The following is an excerpt from the book,
The New School of Information Security. In this section of Chapter 7: Life in the New School (.pdf), authors Adam Shostack and Andrew Stewart explain why a fresh and innovative way of thinking is the only way to truly address today's information security challenges.
The Use and Abuse of Language
A great many of the words we use when discussing security,
including trust, threat, risk, safety, privacy, and security, can
have multiple meanings. Each is evocative and carries with it
cultural baggage. We often find ourselves talking past each
other because of the inexact nature of these terms. This is not
an argument for prescriptivism in language. Languages are
successful when and because they are vibrant means of communication.
If we can think and speak clearly, we can do so in
spite of imprecise terms. If we can't think clearly, having precisely
defined terms won't help us.
Describing a product as "secure" reinforces the fallacy that security is somehow a binary value... That kind of black-and-white distinction works with, say, pregnancy, but not for security.
Language can be abused, and it is abused. Chapter 2 discussed
some of the sales tactics used within the commercial
information security industry. Describing a product as "secure"
reinforces the fallacy that security is somehow a binary
value—that something can be either "secure" or not. That kind
of black-and-white distinction works with, say, pregnancy, but
not for security. Without active intervention, the security of a
computer system degrades over time. This happens because
new vulnerabilities emerge that can affect it, and because of a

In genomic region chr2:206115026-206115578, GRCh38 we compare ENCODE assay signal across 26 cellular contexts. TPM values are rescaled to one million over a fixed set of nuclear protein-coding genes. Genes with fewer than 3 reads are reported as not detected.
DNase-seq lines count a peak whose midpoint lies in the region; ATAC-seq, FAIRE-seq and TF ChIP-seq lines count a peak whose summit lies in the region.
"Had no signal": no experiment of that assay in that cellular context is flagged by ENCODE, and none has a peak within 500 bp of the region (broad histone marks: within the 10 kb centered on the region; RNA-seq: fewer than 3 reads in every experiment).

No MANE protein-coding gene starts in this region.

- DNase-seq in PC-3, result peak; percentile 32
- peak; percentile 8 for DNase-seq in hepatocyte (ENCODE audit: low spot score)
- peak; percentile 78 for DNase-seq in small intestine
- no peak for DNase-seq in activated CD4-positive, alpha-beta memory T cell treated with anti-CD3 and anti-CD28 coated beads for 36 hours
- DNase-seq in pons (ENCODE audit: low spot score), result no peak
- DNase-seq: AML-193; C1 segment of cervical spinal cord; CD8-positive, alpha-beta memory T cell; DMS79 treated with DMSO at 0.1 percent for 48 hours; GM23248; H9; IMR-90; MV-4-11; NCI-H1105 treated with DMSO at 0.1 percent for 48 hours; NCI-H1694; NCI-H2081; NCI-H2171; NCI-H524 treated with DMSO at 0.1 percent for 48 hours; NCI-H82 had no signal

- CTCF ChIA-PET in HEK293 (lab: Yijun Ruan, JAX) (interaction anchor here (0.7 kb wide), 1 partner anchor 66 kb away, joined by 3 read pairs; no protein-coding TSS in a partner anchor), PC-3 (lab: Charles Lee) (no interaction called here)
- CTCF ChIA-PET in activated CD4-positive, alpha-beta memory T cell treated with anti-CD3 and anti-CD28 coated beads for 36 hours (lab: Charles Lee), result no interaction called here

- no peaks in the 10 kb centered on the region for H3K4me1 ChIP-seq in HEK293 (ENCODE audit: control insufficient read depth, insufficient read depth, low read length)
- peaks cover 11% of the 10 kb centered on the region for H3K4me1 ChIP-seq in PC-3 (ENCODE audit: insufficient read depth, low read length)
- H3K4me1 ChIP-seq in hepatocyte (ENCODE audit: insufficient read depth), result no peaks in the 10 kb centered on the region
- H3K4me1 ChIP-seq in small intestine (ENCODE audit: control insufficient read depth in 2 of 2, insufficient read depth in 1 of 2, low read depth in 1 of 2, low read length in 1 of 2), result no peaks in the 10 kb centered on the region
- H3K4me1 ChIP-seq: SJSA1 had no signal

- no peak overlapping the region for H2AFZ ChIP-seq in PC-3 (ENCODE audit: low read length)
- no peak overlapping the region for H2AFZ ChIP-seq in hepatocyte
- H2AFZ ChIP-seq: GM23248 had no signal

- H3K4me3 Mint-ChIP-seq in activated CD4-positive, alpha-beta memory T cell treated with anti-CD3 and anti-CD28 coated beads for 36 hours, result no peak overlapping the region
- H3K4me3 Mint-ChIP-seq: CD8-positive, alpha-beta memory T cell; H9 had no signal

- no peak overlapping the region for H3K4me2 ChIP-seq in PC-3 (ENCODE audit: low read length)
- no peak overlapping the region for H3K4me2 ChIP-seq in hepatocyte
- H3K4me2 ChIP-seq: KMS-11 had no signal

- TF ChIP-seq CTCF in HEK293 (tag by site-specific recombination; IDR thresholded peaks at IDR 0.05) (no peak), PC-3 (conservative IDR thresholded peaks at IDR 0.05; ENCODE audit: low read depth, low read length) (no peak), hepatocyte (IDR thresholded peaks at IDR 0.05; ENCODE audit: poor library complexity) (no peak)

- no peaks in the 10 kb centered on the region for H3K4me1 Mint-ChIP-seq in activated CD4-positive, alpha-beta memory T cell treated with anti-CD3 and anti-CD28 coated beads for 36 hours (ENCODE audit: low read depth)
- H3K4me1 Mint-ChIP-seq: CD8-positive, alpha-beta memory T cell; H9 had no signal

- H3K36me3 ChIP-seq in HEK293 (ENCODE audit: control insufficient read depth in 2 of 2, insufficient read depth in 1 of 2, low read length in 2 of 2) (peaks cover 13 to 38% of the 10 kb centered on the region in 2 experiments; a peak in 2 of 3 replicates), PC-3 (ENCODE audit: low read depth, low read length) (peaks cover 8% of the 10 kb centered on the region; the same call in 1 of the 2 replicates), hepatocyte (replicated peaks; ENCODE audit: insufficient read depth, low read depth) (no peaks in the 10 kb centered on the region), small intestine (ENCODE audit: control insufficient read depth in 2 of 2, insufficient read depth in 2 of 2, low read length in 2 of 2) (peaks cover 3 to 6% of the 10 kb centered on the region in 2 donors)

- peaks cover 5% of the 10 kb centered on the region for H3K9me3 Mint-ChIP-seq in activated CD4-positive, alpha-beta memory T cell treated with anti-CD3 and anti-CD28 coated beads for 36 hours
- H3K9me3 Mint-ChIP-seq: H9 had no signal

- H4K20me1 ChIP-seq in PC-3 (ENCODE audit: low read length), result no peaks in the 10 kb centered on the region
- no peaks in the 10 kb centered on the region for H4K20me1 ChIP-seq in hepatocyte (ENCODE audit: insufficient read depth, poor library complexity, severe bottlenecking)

process akin to natural decay in which operational changes
become security issues. Something that is "secure" can at the
most only be said to be "secure right now." What is "secure"
today is unlikely to be "secure" tomorrow. Another example is
referring to certain security architectures as having an
"assured" security model. In fact, no security can unequivocally
be "assured." In cryptography, a debate is raging over the
use of the term "proven," for much the same reasons.
Some security practitioners understand that when they
refer to something as "secure," they are implicitly including an
unstated corollary of "...depending on this, that, and the other
thing." Trying to define this, that, and the other thing—the
external factors on which the security depends—is a game of
infinite regression. The term "secure" might be seen as a simplification
to cope with the situation's inherent complexity. This abstraction makes it easier for people to function practically
in their jobs, but not everyone understands that subtlety.
The preceding section discussed the challenge of making a system
"secure and usable." We spent quite some time discussing
a way to say this without using the word "secure." In the end,
we decided to hope that you would see it as an example of a
place where "secure" is easier to say, while glossing over underlying
Security companies often invent new terms for things.
"Pharming" is a name for attacks against the Domain Name
System. The meaning of "pharming" is not obvious. That
makes it a poor name. The same criticism can be leveled
against other terms within security, such as "pretexting." This
was the technique used to illegally collect information about
the Hewlett-Packard board of directors in 2006. Pretexting is
actually "social engineering," which is just another word for
Arguments about terminology have been unresolved for
many years, and we will not solve them here. Attempts to create
strictly defined vocabulary within information security are
likely doomed to failure as long as English remains a living
Reproduced from the book
The New School of Information Security Copyright , Addison Wesley Professional. Reproduced by permission of Pearson Education, Inc., 800 East 96th Street, Indianapolis, IN 46240. Written permission from Pearson Education, Inc. is required for all other users.
This was first published in May 2008